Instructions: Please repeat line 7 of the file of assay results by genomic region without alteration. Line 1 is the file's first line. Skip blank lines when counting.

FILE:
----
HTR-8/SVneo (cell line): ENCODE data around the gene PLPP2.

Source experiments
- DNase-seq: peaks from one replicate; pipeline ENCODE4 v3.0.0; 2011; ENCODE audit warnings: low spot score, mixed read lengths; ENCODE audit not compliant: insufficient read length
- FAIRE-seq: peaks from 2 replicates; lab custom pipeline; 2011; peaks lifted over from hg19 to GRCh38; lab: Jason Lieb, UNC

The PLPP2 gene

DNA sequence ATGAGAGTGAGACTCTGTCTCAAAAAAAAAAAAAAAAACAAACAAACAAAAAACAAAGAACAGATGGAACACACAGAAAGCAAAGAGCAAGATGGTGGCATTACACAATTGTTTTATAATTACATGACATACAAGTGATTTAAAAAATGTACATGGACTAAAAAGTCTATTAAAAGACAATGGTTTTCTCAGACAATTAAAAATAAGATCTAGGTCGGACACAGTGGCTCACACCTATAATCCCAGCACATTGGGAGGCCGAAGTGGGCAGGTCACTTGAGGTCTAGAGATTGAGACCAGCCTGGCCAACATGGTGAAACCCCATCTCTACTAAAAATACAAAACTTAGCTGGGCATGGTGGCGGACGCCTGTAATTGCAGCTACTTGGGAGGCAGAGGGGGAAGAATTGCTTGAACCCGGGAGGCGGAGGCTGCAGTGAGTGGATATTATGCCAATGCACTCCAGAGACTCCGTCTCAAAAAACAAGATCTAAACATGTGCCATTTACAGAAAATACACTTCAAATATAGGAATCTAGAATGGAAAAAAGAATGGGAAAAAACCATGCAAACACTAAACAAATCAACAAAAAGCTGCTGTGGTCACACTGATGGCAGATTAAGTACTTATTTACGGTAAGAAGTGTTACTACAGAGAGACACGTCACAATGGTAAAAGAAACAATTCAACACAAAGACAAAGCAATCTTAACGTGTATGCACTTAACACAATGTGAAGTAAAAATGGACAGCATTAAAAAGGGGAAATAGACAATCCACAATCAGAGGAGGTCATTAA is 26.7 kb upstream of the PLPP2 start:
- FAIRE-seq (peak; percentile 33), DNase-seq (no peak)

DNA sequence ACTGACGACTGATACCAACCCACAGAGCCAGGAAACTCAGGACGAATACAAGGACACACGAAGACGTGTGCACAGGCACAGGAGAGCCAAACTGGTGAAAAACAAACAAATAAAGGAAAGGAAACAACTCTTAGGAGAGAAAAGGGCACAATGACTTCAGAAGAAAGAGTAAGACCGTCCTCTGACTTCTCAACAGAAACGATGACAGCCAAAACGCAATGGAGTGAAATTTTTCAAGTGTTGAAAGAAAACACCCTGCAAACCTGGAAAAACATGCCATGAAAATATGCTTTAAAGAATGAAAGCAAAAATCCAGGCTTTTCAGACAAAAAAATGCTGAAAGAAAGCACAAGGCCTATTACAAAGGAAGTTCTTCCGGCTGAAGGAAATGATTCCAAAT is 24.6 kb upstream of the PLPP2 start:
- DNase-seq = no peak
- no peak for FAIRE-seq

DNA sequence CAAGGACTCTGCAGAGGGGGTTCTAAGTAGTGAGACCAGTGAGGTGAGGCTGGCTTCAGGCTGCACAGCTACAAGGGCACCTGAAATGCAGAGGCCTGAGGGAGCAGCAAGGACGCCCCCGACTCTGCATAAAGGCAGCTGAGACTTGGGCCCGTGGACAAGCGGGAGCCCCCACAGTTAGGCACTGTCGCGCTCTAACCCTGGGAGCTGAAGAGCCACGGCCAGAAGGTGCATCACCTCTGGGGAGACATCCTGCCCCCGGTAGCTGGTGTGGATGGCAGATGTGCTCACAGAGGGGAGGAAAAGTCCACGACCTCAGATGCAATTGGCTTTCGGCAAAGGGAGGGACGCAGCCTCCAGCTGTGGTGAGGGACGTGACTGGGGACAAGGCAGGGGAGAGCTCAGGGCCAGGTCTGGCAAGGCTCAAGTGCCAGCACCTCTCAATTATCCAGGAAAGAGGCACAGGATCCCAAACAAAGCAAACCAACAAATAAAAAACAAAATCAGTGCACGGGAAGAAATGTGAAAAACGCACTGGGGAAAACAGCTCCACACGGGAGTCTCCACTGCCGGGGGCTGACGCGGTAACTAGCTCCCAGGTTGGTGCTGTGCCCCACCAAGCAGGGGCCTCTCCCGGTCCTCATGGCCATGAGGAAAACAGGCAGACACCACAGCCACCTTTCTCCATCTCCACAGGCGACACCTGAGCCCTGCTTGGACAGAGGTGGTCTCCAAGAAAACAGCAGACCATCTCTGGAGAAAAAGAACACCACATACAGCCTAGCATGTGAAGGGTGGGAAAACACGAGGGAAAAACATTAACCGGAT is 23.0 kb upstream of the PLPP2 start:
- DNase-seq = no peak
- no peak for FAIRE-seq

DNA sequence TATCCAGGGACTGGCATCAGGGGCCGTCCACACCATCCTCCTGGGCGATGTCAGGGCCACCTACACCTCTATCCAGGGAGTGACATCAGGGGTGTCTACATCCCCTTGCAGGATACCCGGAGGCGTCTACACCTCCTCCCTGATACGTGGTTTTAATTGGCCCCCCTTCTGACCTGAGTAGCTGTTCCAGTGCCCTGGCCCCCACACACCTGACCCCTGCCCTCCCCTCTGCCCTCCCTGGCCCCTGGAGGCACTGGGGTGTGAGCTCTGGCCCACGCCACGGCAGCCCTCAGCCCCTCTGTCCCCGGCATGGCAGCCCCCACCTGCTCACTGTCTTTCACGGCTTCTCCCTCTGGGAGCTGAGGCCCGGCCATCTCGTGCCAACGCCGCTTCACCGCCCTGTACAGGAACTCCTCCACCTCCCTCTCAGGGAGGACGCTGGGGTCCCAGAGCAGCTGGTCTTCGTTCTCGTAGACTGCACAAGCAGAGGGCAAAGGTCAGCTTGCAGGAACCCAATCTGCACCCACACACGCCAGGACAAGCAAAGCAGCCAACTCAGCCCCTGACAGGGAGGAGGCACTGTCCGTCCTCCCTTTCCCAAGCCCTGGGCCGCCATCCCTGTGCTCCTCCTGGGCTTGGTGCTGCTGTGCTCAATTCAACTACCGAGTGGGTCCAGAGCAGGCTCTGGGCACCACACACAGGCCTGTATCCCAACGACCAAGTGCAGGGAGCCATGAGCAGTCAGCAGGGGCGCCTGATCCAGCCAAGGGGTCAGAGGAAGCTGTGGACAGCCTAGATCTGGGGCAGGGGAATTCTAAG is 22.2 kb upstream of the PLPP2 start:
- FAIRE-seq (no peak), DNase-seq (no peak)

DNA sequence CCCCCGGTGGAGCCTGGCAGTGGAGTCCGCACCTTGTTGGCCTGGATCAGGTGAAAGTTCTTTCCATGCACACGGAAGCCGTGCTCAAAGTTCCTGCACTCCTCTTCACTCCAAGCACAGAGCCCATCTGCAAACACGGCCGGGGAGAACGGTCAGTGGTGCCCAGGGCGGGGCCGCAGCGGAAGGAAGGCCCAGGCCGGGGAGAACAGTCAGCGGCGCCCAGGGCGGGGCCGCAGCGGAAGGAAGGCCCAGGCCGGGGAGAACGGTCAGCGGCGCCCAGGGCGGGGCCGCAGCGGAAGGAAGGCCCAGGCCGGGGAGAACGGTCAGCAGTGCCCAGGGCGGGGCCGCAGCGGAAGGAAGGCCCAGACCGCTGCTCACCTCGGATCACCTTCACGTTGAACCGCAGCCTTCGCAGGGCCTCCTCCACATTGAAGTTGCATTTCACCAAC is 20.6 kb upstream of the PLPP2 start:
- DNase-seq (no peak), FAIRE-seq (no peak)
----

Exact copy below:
- FAIRE-seq (peak; percentile 33), DNase-seq (no peak)